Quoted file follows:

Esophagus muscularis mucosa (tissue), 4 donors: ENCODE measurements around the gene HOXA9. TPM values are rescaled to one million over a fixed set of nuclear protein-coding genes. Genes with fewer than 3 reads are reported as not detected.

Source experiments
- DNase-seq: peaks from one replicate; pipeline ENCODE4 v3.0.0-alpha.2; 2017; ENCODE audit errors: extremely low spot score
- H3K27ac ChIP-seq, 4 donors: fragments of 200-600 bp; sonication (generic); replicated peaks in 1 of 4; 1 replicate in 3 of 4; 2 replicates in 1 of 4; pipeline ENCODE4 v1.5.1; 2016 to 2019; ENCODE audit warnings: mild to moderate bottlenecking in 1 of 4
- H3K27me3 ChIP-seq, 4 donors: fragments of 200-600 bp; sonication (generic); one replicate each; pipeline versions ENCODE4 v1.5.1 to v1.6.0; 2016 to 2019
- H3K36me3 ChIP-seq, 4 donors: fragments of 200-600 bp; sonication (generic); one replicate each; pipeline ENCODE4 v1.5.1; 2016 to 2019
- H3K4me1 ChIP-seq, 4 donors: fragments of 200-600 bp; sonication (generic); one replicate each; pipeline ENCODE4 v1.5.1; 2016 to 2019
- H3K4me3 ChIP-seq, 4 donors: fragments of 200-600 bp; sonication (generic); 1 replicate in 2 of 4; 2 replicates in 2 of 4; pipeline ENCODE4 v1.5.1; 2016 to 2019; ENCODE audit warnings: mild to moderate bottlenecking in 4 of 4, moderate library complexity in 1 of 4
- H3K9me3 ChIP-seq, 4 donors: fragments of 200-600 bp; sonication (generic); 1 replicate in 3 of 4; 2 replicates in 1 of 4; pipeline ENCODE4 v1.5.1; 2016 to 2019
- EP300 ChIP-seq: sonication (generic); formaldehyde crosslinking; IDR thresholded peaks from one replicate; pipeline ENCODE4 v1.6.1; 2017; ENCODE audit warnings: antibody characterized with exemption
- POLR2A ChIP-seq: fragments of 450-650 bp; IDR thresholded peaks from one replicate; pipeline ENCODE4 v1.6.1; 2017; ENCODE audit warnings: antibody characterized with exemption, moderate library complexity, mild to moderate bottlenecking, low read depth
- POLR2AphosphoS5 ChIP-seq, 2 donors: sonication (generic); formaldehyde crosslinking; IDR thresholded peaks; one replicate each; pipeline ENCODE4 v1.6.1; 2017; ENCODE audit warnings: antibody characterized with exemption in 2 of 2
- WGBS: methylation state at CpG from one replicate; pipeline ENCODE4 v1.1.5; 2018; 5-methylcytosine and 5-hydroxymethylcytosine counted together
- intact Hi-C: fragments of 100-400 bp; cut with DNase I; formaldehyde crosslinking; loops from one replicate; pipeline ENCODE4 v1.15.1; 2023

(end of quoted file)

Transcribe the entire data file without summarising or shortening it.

Esophagus muscularis mucosa (tissue), 4 donors: ENCODE measurements around the gene HOXA9. TPM values are rescaled to one million over a fixed set of nuclear protein-coding genes. Genes with fewer than 3 reads are reported as not detected.

Source experiments
- DNase-seq: peaks from one replicate; pipeline ENCODE4 v3.0.0-alpha.2; 2017; ENCODE audit errors: extremely low spot score
- H3K27ac ChIP-seq, 4 donors: fragments of 200-600 bp; sonication (generic); replicated peaks in 1 of 4; 1 replicate in 3 of 4; 2 replicates in 1 of 4; pipeline ENCODE4 v1.5.1; 2016 to 2019; ENCODE audit warnings: mild to moderate bottlenecking in 1 of 4
- H3K27me3 ChIP-seq, 4 donors: fragments of 200-600 bp; sonication (generic); one replicate each; pipeline versions ENCODE4 v1.5.1 to v1.6.0; 2016 to 2019
- H3K36me3 ChIP-seq, 4 donors: fragments of 200-600 bp; sonication (generic); one replicate each; pipeline ENCODE4 v1.5.1; 2016 to 2019
- H3K4me1 ChIP-seq, 4 donors: fragments of 200-600 bp; sonication (generic); one replicate each; pipeline ENCODE4 v1.5.1; 2016 to 2019
- H3K4me3 ChIP-seq, 4 donors: fragments of 200-600 bp; sonication (generic); 1 replicate in 2 of 4; 2 replicates in 2 of 4; pipeline ENCODE4 v1.5.1; 2016 to 2019; ENCODE audit warnings: mild to moderate bottlenecking in 4 of 4, moderate library complexity in 1 of 4
- H3K9me3 ChIP-seq, 4 donors: fragments of 200-600 bp; sonication (generic); 1 replicate in 3 of 4; 2 replicates in 1 of 4; pipeline ENCODE4 v1.5.1; 2016 to 2019
- EP300 ChIP-seq: sonication (generic); formaldehyde crosslinking; IDR thresholded peaks from one replicate; pipeline ENCODE4 v1.6.1; 2017; ENCODE audit warnings: antibody characterized with exemption
- POLR2A ChIP-seq: fragments of 450-650 bp; IDR thresholded peaks from one replicate; pipeline ENCODE4 v1.6.1; 2017; ENCODE audit warnings: antibody characterized with exemption, moderate library complexity, mild to moderate bottlenecking, low read depth
- POLR2AphosphoS5 ChIP-seq, 2 donors: sonication (generic); formaldehyde crosslinking; IDR thresholded peaks; one replicate each; pipeline ENCODE4 v1.6.1; 2017; ENCODE audit warnings: antibody characterized with exemption in 2 of 2
- WGBS: methylation state at CpG from one replicate; pipeline ENCODE4 v1.1.5; 2018; 5-methylcytosine and 5-hydroxymethylcytosine counted together
- intact Hi-C: fragments of 100-400 bp; cut with DNase I; formaldehyde crosslinking; loops from one replicate; pipeline ENCODE4 v1.15.1; 2023